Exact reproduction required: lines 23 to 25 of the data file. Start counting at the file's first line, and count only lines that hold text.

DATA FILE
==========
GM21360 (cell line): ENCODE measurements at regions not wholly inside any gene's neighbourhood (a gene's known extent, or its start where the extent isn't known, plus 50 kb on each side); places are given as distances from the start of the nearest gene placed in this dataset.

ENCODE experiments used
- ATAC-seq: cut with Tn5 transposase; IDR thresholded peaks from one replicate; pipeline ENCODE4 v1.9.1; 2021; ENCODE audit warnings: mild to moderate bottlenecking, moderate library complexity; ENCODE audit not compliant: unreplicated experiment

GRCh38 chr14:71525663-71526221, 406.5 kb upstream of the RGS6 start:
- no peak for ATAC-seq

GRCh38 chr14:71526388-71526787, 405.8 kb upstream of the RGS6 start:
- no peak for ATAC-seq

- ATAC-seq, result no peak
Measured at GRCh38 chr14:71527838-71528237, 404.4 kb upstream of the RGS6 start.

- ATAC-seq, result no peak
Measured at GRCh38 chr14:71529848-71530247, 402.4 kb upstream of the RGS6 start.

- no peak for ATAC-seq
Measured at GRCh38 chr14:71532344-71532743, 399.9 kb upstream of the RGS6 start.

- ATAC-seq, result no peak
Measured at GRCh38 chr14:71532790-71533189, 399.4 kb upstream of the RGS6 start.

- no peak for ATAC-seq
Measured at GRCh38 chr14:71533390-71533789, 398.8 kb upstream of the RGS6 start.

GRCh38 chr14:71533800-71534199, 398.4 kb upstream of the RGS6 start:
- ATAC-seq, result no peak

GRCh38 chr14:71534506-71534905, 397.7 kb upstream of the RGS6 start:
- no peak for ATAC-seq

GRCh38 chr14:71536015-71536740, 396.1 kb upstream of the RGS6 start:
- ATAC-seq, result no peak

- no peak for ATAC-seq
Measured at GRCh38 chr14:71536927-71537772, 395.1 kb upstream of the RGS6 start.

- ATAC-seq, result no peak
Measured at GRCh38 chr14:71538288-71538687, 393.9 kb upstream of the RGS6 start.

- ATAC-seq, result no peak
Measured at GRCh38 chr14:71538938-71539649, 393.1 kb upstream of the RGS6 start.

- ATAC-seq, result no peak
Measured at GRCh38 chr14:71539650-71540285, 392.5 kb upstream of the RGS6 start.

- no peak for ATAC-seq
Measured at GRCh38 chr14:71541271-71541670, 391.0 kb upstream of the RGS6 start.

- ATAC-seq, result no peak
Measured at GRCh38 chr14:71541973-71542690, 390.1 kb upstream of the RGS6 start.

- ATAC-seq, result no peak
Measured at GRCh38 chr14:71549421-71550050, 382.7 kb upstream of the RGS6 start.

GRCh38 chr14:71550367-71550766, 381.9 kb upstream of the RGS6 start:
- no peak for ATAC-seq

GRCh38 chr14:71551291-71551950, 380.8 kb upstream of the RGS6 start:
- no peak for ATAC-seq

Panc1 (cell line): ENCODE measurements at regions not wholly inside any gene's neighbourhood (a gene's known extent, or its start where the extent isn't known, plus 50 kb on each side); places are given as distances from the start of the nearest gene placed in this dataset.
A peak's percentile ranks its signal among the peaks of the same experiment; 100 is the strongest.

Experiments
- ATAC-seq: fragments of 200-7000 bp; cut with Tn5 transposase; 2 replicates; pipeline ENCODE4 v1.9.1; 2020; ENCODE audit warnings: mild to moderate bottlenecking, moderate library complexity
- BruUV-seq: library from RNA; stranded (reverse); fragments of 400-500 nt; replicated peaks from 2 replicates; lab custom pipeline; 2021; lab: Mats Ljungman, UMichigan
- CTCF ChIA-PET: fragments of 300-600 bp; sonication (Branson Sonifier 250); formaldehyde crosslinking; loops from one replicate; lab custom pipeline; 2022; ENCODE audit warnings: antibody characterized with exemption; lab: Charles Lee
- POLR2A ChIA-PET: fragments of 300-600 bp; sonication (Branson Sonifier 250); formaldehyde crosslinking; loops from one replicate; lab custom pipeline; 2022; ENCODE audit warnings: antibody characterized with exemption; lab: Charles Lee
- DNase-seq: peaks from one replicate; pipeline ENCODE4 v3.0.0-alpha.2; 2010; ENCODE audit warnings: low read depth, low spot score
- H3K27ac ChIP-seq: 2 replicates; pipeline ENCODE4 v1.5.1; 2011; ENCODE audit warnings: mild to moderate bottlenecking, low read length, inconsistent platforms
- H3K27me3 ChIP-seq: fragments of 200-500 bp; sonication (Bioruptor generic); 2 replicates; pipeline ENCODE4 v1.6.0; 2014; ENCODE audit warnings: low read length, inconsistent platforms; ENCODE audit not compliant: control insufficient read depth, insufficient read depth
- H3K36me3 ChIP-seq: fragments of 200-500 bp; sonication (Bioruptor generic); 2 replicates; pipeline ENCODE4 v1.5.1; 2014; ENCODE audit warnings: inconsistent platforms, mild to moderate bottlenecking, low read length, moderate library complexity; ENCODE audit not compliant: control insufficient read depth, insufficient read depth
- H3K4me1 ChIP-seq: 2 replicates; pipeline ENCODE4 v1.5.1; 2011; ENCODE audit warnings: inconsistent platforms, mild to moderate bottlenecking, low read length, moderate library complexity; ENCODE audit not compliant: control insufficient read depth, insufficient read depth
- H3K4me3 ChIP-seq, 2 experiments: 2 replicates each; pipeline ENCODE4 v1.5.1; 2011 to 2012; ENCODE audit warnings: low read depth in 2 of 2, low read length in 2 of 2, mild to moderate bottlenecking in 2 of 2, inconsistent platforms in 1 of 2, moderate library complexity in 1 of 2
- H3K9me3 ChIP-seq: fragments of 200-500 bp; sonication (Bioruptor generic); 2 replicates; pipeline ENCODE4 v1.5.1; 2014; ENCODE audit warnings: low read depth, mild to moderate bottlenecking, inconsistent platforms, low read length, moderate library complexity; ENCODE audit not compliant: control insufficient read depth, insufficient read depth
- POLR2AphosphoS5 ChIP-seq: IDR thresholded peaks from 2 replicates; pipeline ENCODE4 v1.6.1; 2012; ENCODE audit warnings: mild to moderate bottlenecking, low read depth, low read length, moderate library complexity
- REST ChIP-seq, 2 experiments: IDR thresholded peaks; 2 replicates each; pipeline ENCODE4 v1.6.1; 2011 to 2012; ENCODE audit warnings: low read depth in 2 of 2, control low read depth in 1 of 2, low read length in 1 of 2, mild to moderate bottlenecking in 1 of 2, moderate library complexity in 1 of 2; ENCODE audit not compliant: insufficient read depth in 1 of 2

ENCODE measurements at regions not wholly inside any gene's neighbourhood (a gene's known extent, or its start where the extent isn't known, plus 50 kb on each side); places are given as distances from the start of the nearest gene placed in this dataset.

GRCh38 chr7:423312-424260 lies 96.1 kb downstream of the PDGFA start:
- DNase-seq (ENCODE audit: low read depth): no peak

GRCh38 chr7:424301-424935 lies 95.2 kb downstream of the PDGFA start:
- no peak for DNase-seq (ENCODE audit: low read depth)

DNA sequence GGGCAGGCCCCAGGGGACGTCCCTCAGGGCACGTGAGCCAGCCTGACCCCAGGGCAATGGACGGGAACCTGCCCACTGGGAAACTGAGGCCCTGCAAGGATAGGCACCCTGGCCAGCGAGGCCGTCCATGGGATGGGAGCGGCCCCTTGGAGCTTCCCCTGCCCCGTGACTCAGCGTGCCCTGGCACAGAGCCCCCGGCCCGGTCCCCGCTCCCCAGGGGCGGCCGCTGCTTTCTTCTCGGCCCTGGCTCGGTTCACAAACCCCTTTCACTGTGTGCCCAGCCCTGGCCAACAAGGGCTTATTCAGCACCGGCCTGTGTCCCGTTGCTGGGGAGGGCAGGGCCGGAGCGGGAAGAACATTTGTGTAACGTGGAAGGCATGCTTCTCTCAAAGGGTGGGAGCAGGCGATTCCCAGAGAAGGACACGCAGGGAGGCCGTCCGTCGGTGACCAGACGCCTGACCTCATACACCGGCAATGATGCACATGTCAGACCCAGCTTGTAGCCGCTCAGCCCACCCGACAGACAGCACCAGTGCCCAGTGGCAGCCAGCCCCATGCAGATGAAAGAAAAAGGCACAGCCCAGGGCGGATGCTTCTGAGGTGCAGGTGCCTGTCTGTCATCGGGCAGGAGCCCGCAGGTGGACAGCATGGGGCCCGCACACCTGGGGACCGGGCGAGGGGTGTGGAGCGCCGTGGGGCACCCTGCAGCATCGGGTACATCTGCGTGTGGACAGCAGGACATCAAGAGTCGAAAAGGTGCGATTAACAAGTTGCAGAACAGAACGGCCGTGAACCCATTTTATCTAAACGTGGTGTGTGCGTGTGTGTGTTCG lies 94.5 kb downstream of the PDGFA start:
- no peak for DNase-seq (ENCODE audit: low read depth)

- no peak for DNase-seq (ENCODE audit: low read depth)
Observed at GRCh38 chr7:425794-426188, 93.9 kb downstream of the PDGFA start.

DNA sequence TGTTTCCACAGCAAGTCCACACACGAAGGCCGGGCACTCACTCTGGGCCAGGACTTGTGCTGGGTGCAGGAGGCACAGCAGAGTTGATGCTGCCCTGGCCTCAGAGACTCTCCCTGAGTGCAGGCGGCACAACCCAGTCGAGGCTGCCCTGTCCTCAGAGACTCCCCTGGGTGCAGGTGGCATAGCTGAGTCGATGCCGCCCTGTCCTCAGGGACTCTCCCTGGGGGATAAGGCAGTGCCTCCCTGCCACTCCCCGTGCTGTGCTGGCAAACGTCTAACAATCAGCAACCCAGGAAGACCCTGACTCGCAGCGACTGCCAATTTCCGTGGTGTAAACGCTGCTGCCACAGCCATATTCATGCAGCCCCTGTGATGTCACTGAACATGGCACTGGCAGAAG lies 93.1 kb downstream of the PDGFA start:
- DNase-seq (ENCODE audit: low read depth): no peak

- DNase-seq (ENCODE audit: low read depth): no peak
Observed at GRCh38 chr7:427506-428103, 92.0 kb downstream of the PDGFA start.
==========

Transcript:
- ATAC-seq, result no peak

- no peak for ATAC-seq
Measured at GRCh38 chr14:71536927-71537772, 395.1 kb upstream of the RGS6 start.